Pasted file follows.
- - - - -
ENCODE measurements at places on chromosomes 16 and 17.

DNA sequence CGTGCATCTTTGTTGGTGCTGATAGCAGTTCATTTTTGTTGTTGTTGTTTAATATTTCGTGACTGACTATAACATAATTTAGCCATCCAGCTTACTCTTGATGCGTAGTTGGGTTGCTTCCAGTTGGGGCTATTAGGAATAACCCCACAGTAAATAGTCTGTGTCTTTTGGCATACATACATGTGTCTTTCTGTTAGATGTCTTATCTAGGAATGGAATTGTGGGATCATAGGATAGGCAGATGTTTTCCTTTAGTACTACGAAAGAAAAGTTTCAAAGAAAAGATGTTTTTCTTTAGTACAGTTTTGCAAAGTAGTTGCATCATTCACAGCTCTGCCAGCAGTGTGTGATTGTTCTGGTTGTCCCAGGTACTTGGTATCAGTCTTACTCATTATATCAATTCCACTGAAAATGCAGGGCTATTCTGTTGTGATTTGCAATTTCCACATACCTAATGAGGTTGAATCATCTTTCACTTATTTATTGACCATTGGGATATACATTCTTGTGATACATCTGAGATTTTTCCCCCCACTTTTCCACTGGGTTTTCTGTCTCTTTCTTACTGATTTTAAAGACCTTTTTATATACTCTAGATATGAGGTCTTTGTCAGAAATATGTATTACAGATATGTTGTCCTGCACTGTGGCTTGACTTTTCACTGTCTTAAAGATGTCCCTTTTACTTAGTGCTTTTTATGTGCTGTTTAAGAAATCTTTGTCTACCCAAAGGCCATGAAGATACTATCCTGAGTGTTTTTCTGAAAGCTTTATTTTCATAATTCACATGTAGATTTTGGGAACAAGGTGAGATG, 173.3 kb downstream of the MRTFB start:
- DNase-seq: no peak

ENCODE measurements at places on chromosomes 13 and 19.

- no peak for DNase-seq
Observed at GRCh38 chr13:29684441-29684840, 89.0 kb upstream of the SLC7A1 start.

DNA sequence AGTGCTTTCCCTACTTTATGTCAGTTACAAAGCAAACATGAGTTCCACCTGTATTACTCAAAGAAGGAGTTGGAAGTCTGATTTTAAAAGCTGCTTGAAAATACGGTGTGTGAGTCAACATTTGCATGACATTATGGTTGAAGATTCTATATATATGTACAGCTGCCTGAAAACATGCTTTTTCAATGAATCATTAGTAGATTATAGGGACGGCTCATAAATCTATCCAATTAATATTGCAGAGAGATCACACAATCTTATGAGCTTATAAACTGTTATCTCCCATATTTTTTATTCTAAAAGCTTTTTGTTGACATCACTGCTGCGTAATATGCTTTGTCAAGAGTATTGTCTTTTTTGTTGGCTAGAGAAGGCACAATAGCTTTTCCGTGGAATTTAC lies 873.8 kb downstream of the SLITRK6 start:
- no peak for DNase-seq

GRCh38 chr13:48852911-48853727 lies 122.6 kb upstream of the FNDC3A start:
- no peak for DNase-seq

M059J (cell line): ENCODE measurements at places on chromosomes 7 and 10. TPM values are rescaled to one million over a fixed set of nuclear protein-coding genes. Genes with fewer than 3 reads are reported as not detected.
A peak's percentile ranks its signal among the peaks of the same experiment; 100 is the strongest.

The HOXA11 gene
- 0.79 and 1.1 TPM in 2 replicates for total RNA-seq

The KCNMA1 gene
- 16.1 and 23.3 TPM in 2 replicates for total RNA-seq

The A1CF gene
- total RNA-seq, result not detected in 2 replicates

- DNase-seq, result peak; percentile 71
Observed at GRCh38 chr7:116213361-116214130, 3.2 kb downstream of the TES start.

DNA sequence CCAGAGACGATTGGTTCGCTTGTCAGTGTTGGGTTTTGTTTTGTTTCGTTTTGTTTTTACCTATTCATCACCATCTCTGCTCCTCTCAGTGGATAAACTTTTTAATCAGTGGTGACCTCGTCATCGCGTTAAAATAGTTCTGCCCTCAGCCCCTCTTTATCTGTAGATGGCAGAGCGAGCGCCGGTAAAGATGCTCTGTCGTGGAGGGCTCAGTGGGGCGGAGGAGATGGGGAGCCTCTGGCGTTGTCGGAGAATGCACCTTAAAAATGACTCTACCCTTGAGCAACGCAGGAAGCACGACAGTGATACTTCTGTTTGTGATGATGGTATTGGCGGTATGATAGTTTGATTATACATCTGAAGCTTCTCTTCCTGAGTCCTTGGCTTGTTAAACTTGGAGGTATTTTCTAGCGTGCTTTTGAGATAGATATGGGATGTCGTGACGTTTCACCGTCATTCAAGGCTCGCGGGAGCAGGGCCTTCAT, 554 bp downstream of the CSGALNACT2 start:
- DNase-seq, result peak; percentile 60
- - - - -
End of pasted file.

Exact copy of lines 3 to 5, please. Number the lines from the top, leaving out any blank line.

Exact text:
- DNase-seq: no peak

ENCODE measurements at places on chromosomes 13 and 19.

- no peak for DNase-seq